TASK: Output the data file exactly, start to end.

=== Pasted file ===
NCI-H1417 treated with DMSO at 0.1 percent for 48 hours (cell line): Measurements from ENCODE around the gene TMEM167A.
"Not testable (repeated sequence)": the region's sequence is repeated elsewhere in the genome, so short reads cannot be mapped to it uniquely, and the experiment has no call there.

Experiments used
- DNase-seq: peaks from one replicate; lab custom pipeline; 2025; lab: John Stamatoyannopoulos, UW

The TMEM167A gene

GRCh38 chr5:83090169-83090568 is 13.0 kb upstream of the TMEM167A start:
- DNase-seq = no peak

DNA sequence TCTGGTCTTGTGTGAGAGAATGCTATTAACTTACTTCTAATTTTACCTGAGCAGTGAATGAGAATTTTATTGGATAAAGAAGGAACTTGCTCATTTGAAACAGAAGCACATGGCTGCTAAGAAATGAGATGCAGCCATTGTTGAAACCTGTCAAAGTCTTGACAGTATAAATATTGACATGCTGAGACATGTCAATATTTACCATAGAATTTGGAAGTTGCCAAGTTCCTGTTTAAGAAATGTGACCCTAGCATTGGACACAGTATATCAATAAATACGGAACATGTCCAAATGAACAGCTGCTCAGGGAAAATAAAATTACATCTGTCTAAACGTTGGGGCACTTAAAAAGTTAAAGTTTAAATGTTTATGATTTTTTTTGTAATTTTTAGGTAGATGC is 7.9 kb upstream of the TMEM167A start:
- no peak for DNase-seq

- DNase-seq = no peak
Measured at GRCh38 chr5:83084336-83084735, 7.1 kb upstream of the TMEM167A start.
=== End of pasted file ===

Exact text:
NCI-H1417 treated with DMSO at 0.1 percent for 48 hours (cell line): Measurements from ENCODE around the gene TMEM167A.
"Not testable (repeated sequence)": the region's sequence is repeated elsewhere in the genome, so short reads cannot be mapped to it uniquely, and the experiment has no call there.

Experiments used
- DNase-seq: peaks from one replicate; lab custom pipeline; 2025; lab: John Stamatoyannopoulos, UW

The TMEM167A gene

GRCh38 chr5:83090169-83090568 is 13.0 kb upstream of the TMEM167A start:
- DNase-seq = no peak

DNA sequence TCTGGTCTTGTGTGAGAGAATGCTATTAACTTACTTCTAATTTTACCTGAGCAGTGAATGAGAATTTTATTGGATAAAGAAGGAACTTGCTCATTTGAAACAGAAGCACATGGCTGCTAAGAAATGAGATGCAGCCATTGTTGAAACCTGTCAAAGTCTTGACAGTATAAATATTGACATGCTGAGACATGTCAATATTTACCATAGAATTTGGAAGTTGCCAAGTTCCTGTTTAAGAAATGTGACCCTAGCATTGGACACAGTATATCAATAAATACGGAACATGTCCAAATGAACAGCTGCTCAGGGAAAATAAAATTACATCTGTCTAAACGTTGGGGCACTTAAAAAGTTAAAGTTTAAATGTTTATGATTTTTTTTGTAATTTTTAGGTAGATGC is 7.9 kb upstream of the TMEM167A start:
- no peak for DNase-seq

- DNase-seq = no peak
Measured at GRCh38 chr5:83084336-83084735, 7.1 kb upstream of the TMEM167A start.